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kooltek
10-01-2009, 12:34 AM
Hi Guys. I have some questions regarding the design of a Controlled Pressure Receiver system using R-22. If the CPR were kept at approximately 65psig (45deg.F) can this same vessel feed both a +15degF load and a
-15degF load (with 2 seperate suction group compressors of course)?
I know that the liquid overfeed rate of a CPR system is usually around 1.5:1 and use hand expansion valves for liquid feed to evaps (air units).
Could, however, electronic type expansion valves be used to feed evapoators, programmed to allow a fully flooded coil but only to the the point of exit, into the coil's suction line (before joining the main header)in order to reduce even further the amount of liquid overfeed?
And finally, instead of controlling the pressure of the CPR through a back pressure regulator tied to the +15degF load, could a seperate compressor dedicated to the CPR be used?
Thanks, I appreciate the feedback. And if there are any publications or articles on-line on this subject please let me know.

US Iceman
10-01-2009, 01:44 AM
Great questions!

Sure, you can feed two different evaporating temperatures with a CPR liquid feed as long as they are separate suction pressures. You have to review how much pressure differential is available between the liquid feed and evaporating pressure. That delta P will determine the valve sizing and adjustment.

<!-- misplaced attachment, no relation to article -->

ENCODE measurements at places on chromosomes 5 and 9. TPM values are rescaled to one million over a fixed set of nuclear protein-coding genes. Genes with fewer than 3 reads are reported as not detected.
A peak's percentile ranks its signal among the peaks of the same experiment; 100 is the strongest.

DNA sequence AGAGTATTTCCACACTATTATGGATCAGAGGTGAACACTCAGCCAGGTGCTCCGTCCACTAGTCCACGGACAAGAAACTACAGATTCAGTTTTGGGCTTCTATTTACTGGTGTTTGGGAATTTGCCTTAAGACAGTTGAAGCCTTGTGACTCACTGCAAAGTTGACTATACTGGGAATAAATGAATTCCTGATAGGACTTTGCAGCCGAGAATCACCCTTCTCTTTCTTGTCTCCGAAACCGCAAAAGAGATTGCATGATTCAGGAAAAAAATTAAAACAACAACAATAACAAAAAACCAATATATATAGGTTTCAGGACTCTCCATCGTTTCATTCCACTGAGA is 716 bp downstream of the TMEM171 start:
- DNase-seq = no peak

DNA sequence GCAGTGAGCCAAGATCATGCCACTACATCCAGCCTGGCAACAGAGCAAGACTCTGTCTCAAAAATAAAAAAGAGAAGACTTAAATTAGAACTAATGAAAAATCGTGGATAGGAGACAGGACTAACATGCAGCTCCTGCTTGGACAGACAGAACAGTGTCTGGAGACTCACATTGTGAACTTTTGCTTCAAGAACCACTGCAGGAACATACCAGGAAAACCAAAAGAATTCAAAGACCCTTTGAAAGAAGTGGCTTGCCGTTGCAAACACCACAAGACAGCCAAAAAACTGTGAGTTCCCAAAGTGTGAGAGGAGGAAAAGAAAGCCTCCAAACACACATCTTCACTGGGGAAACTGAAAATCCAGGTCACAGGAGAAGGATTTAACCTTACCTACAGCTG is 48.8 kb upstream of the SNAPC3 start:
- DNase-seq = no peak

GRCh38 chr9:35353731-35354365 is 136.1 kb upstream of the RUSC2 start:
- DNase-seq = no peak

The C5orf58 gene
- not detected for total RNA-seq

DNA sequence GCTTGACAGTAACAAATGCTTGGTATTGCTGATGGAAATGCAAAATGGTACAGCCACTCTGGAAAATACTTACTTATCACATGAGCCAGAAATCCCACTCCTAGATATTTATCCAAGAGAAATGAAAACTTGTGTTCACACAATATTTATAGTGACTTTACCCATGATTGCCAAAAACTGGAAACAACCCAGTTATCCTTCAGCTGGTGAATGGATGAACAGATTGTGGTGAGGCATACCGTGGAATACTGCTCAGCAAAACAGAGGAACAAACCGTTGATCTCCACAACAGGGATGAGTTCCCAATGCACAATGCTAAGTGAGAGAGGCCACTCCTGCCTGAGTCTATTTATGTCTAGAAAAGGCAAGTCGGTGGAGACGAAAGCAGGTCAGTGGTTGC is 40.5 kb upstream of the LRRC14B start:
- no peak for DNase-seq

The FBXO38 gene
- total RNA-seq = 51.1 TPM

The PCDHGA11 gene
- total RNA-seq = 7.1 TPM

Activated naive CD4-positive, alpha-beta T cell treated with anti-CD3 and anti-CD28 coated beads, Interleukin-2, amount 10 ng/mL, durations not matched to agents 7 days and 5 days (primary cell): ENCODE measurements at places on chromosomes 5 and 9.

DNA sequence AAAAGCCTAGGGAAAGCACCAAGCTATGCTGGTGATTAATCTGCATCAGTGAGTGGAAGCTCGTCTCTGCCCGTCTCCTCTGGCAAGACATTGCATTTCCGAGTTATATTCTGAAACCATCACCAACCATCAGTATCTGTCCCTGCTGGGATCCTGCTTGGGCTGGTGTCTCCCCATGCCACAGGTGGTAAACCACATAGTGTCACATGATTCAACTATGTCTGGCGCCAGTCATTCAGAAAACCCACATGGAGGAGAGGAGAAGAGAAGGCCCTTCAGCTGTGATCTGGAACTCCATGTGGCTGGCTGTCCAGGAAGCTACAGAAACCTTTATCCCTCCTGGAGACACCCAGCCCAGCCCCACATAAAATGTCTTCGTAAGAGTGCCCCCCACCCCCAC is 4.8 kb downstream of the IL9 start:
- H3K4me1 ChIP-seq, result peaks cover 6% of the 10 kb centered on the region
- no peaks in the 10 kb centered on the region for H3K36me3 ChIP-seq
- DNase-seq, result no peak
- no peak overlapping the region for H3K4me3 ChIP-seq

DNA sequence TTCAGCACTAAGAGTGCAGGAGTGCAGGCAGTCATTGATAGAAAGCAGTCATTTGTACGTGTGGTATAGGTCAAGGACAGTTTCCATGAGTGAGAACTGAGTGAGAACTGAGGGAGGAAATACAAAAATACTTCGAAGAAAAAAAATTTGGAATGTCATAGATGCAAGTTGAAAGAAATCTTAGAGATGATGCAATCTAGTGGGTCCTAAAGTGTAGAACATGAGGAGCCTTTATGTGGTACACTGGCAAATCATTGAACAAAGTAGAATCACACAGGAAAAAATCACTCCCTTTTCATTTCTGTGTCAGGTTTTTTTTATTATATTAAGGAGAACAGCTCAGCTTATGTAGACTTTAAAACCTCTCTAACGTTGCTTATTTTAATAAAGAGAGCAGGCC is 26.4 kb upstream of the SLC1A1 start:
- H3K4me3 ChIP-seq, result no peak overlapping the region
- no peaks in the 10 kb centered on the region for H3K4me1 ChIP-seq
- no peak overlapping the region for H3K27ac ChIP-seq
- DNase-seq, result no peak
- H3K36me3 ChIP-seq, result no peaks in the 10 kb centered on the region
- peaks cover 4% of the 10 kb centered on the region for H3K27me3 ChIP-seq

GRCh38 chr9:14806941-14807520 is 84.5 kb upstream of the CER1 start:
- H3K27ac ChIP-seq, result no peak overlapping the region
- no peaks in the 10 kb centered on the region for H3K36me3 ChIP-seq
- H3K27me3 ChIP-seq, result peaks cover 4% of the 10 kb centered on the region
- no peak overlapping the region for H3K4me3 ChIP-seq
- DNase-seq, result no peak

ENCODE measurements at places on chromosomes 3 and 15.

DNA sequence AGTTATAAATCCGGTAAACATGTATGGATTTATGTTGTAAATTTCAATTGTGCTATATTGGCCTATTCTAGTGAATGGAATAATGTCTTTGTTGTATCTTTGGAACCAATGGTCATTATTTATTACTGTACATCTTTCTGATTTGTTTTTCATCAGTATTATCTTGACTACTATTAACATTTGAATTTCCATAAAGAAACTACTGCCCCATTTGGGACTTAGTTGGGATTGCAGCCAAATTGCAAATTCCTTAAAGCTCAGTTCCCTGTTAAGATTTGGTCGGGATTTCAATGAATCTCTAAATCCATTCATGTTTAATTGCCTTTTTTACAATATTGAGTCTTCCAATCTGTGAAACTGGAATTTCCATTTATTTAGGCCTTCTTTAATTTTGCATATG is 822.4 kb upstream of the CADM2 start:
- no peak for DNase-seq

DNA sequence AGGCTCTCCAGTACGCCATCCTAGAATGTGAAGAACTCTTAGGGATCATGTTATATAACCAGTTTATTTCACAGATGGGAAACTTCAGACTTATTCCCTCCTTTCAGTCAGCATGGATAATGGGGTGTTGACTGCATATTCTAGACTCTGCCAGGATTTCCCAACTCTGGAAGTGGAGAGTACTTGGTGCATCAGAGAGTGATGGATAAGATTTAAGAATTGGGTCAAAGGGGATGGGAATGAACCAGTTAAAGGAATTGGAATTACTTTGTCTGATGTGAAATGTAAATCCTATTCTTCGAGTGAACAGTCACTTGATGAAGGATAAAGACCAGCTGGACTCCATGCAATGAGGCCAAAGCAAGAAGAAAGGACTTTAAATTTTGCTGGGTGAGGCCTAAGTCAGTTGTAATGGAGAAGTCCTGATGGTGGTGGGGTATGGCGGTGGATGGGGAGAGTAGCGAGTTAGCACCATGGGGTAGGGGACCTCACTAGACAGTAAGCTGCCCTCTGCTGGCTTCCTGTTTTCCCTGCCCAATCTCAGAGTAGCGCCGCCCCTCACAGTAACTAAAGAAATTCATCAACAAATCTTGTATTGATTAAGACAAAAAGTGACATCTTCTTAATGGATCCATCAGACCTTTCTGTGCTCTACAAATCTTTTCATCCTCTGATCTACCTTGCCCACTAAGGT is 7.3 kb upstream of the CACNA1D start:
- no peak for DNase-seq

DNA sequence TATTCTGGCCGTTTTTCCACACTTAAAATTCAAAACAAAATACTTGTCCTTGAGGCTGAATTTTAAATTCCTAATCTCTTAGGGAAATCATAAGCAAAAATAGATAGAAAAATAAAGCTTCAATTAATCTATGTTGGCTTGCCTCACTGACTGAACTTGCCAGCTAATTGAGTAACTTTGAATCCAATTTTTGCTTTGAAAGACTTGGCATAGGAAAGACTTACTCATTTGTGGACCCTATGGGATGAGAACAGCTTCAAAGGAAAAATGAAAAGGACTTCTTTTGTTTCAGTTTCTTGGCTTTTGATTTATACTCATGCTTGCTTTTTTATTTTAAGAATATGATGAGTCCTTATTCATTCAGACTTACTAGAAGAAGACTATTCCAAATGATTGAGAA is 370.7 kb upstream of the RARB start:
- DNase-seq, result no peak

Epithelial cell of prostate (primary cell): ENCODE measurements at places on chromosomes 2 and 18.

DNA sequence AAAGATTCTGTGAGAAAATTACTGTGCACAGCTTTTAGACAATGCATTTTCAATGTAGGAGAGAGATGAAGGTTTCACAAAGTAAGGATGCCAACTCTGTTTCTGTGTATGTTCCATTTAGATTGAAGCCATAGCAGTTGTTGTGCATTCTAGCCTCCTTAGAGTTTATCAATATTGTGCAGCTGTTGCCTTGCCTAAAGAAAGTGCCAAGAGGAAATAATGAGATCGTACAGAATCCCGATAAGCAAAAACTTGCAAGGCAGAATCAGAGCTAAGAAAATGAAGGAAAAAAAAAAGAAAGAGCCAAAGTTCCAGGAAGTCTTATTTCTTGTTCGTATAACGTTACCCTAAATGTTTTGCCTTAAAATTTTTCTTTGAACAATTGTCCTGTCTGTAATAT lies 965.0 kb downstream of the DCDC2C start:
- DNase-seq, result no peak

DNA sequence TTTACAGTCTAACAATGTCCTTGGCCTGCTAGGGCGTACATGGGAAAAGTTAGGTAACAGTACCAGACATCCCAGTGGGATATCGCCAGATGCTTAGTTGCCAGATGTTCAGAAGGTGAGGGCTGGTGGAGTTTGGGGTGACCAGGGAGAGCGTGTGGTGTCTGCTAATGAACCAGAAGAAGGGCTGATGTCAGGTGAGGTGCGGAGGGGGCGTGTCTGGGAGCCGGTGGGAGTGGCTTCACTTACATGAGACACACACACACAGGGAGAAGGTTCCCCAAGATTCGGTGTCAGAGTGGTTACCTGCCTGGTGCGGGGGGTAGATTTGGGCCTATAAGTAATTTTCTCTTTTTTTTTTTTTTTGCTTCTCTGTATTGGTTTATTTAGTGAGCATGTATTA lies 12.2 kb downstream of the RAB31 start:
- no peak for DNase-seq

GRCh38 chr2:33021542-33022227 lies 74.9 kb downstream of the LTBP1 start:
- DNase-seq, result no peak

What you are describing is a hybrid DX system with the electronic expansion valves. The issue is; how do you control the valves? If you have superheat, you don't have a fully wet coil (inside). If you don't have superheat, how will you control the valve?

And yes, A separate compressor can be used for compressing the flash gas off of the CPR... However, you need to be careful. That operation will have a very high suction pressure so you may not be able to reduce the discharge pressure of the system. Compressors have lower limits on compression ratio, so you have to watch that!

Segei
10-01-2009, 11:40 PM
Mike.
Did you mentioned about screw or recip. compressor?

US Iceman
11-01-2009, 01:22 AM
Hi Segei.

I'm not quite sure what you are mentioning. Can you elaborate please? Thanks.

Segei
11-01-2009, 10:51 PM
I mentioned about low limits on compression ratio. Are these limits apply to screw or recip. compressors? Why?

Thanks
Sergei

US Iceman
11-01-2009, 11:19 PM
Each compressor has different issues. For most recip.'s and screws the minimum compression ratio is 2:1. So, if the suction pressure is high like on a CPR system, the minimum discharge pressure may be close to summer design conditions.

Screws you have to worry about oil pressure if they do not have a full time oil pump.

On recip.'s if the compression ratio is too low the explanation I have heard is; the loads on the wrist pin and valve springs can cause accelerated wear.

Segei
11-01-2009, 11:42 PM
For screw compressors without oil pump, pressure difference between discharge pressure and suction pressure should be above the minimum limit. Some Frick compressors have 55psig.

US Iceman
12-01-2009, 12:22 AM
Yes, which would mean the minimum discharge pressure would be at least 65 psig + 55 psig = 120 psig (using the CPR pressure provided by kooltek). This also means the compression ratio is approx. 1.7 at this condition.

Each application and compressor type may be slightly different. All I'm saying is to check the minimum requirements for operation.;)

TXiceman
12-01-2009, 02:46 AM
Boy do I dislike CPr systems. Enough said.

Ken

US Iceman
12-01-2009, 12:59 PM
Boy do I dislike CPR systems. Enough said.


And that, I also agree with. I am not a fan of these or gas-powered pumper drums either.